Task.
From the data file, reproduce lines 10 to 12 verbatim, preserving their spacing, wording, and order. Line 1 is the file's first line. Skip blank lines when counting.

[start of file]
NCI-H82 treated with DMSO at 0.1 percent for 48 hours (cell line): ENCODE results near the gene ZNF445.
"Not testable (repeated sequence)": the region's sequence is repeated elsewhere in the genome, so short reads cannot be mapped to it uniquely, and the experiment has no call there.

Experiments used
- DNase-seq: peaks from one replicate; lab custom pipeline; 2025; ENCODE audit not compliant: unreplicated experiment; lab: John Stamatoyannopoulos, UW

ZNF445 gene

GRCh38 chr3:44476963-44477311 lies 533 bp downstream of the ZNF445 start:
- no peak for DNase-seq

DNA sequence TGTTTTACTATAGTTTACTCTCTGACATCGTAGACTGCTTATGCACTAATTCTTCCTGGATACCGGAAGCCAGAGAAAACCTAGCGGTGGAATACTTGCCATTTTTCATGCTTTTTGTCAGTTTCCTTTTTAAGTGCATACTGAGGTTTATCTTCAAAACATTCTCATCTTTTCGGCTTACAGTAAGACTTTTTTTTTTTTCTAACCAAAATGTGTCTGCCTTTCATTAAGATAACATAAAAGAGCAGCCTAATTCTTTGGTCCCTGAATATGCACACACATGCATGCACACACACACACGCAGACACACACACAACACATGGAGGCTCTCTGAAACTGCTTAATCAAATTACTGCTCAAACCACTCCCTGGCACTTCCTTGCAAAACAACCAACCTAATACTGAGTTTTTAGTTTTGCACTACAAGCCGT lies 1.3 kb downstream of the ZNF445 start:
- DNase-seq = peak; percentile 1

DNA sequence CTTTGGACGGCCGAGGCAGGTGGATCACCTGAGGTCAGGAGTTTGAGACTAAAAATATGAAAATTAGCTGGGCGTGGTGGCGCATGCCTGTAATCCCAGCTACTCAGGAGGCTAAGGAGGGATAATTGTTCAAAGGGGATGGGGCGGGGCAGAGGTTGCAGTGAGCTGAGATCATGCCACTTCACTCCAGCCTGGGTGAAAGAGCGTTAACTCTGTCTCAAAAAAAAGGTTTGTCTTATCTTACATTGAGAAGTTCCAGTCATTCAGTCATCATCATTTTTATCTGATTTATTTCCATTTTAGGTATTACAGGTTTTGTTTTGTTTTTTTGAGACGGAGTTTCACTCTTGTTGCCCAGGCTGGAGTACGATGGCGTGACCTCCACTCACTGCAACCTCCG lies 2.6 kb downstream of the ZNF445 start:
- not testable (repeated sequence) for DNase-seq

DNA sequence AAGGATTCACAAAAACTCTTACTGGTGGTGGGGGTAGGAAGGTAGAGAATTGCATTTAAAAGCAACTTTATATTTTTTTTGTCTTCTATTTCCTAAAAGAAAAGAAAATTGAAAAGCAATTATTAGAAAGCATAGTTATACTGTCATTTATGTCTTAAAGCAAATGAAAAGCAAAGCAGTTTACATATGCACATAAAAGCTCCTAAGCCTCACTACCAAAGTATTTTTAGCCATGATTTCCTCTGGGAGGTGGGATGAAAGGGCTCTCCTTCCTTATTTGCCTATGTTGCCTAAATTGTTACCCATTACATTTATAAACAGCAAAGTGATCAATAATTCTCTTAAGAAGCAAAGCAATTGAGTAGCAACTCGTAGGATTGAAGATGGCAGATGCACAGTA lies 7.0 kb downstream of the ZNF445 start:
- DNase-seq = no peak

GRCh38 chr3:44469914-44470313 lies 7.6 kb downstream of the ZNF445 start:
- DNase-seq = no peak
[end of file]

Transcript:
DNA sequence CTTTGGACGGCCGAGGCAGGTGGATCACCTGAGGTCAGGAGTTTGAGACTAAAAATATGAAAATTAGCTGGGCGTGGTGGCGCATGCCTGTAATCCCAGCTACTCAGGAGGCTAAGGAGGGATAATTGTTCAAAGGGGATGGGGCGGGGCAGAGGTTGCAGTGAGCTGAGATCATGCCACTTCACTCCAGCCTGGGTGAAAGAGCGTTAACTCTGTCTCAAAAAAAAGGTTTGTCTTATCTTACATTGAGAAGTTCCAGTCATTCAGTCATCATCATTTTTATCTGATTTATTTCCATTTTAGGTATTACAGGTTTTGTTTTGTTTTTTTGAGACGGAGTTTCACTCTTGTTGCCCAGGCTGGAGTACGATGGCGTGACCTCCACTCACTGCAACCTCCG lies 2.6 kb downstream of the ZNF445 start:
- not testable (repeated sequence) for DNase-seq

DNA sequence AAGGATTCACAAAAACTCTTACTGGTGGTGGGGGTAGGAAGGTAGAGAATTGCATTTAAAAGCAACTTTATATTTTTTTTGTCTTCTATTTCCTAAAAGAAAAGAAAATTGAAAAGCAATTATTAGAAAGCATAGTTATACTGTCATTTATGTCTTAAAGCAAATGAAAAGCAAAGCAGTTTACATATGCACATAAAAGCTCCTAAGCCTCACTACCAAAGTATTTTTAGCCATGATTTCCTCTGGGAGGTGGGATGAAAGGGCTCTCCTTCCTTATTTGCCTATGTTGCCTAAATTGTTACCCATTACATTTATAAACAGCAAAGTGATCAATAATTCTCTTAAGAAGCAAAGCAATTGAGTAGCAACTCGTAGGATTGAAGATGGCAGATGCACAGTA lies 7.0 kb downstream of the ZNF445 start: